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Brain research

Gender-specific response of brain corticosteroid receptors to stress and fluoxetine.


PMID 21281618

Abstract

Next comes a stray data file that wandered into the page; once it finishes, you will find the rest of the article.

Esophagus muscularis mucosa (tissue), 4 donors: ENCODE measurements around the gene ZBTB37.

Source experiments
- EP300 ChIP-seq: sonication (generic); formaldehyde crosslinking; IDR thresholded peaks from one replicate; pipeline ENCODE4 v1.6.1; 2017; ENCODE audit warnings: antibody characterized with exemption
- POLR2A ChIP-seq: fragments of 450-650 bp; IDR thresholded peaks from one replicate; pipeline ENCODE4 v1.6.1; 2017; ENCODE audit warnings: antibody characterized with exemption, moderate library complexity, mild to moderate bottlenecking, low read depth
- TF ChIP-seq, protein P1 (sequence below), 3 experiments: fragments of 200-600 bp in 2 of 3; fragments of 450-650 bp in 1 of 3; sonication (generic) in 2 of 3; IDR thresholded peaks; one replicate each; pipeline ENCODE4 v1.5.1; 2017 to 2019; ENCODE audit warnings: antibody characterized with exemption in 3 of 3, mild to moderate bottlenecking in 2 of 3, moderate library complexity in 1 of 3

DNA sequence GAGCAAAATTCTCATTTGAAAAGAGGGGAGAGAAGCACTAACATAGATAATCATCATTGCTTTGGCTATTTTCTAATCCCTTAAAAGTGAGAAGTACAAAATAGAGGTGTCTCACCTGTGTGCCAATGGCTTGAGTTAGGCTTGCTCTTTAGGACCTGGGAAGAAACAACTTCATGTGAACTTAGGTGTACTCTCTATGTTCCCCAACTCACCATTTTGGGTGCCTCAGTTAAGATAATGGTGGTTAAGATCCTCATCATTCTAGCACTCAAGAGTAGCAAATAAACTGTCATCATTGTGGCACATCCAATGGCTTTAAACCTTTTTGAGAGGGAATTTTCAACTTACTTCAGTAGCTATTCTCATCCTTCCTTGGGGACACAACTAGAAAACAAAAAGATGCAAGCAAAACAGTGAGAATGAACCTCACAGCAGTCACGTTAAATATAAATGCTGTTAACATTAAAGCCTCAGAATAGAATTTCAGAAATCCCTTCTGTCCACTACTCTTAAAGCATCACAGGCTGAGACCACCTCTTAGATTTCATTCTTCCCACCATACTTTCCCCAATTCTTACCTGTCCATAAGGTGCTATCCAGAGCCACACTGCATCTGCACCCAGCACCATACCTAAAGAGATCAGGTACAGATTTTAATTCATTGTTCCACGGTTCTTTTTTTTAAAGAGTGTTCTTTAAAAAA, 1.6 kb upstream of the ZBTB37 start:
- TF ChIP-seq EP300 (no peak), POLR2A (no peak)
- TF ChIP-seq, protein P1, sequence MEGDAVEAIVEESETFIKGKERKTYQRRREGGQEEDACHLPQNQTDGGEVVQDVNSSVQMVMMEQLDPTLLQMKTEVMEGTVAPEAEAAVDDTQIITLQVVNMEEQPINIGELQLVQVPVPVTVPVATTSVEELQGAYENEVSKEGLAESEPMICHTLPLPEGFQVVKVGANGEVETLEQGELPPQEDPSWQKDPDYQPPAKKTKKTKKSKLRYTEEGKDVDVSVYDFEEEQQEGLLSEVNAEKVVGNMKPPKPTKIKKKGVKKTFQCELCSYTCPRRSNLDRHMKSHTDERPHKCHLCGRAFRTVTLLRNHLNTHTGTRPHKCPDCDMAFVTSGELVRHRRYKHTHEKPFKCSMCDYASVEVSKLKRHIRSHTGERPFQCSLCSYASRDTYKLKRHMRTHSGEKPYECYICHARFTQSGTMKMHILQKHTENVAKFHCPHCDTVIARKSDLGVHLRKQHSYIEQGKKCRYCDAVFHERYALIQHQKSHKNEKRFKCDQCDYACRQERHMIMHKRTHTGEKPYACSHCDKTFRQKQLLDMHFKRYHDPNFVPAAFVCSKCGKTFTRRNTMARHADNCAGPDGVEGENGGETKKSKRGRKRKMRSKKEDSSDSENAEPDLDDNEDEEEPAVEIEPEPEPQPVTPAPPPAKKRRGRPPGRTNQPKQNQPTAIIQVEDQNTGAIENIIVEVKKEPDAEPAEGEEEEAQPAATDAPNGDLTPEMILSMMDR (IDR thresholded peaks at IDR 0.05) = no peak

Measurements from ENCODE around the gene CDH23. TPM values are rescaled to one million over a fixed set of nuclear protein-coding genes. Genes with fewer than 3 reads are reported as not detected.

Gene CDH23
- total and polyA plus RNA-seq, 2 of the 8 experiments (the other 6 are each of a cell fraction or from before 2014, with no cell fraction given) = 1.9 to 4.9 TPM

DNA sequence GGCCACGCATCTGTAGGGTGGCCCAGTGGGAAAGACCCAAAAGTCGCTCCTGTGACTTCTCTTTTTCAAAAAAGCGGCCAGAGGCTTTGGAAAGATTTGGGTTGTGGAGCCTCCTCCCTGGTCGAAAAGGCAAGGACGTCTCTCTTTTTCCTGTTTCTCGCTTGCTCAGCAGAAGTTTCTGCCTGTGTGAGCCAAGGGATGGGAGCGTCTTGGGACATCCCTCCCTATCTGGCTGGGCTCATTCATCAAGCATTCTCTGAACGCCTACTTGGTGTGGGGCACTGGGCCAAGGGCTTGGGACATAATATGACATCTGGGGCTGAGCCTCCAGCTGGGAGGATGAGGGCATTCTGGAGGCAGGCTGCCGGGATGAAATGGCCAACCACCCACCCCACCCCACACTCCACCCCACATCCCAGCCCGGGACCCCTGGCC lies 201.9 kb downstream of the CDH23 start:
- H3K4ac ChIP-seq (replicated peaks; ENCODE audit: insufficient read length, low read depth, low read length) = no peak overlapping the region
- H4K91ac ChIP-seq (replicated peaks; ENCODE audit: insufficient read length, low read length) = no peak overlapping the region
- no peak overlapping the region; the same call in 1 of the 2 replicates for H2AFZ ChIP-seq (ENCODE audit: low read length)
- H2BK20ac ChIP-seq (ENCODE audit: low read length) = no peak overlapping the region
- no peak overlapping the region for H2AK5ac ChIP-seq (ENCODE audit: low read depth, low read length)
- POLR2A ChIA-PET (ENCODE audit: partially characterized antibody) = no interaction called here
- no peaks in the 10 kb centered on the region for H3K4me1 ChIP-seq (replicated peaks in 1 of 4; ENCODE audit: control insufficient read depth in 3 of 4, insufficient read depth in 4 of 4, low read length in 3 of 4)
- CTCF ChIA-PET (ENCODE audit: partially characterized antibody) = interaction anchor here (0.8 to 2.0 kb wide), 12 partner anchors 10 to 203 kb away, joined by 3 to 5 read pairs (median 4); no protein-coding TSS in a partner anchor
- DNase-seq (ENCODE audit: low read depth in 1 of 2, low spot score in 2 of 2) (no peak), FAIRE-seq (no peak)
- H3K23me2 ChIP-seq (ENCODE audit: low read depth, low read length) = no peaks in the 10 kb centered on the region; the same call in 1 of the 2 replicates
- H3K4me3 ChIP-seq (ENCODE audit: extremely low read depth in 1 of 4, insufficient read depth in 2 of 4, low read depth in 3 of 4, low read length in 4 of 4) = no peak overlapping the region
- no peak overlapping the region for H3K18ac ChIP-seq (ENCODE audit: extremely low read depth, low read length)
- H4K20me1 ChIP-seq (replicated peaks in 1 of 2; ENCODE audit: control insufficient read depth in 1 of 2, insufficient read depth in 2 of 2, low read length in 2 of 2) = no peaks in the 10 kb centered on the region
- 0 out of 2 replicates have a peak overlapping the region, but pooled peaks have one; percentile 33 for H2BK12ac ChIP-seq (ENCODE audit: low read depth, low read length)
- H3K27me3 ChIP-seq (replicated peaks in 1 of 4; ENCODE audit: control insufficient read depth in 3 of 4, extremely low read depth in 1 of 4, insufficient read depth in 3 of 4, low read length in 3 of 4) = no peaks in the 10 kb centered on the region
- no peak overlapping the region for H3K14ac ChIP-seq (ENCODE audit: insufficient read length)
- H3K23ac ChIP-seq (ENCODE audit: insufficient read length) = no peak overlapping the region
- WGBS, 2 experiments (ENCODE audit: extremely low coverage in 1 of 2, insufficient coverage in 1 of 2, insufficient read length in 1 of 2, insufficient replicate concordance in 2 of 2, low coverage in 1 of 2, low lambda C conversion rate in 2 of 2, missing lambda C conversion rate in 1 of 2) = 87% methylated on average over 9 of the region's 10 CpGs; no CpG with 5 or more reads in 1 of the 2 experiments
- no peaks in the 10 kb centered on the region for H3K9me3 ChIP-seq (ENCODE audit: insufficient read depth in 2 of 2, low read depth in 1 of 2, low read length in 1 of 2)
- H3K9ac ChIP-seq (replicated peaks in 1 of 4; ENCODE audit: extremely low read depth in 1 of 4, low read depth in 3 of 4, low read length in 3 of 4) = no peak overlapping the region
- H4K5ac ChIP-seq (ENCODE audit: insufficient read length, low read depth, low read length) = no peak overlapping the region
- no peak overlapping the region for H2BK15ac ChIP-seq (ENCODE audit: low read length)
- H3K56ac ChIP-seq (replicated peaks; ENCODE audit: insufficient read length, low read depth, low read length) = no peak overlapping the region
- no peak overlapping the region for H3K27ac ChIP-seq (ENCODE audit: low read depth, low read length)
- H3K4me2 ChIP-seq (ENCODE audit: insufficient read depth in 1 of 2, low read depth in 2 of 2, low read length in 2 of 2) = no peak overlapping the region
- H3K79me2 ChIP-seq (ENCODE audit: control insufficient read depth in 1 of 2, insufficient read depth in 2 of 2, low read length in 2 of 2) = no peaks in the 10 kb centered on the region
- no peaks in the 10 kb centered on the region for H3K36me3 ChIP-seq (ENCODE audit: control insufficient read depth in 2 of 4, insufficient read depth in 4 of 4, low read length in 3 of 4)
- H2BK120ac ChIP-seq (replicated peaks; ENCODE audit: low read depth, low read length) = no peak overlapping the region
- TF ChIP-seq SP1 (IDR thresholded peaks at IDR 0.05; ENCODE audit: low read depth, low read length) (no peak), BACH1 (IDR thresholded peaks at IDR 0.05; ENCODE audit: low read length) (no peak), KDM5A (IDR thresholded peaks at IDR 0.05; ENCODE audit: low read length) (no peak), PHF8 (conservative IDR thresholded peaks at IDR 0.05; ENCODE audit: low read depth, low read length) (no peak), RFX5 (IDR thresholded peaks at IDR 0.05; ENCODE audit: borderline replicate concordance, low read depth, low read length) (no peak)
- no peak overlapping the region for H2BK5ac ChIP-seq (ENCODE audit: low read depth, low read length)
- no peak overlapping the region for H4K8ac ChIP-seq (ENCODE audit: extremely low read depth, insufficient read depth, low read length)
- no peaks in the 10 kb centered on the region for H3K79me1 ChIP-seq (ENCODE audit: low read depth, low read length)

Gender-related differences in dexamethasone binding to corticosteroid receptors (CR) and in glucocorticoid receptor (GR) protein level in the pituitary, hypothalamus, hippocampus and prefrontal cortex were studied before and after antidepressant fluoxetine administration to both unstressed and rats exposed to a chronic social isolation stress. Untreated males, in comparison to females, displayed higher hormone-binding capacity of both GR and mineralocorticoid receptor (MR) in the hippocampal cytosol, as well as higher GR protein level in the pituitary cytosol. In both genders, dexamethasone binding to MR exceeded that to GR. While fluoxetine treatment and social isolation had no effect on GR activity, the influence on MR was gender-specific. Fluoxetine facilitated MR hormone-binding only in females, increasing the MR/GR activity ratio. In contrast, after a 6-week isolation of males, MR binding capacity was diminished and MR/GR ratio inverted in favor of GR. In addition, fluoxetine induced elevation of cytosolic GR protein level in the pituitary and hypothalamus, the latter change being gender-specific. The results point to gender-related differences in the CRs functioning and suggest that both MR and GR may contribute to well-known sexual dimorphism in vulnerability to stress and stress-related disorders and in the outcome of antidepressant treatment.

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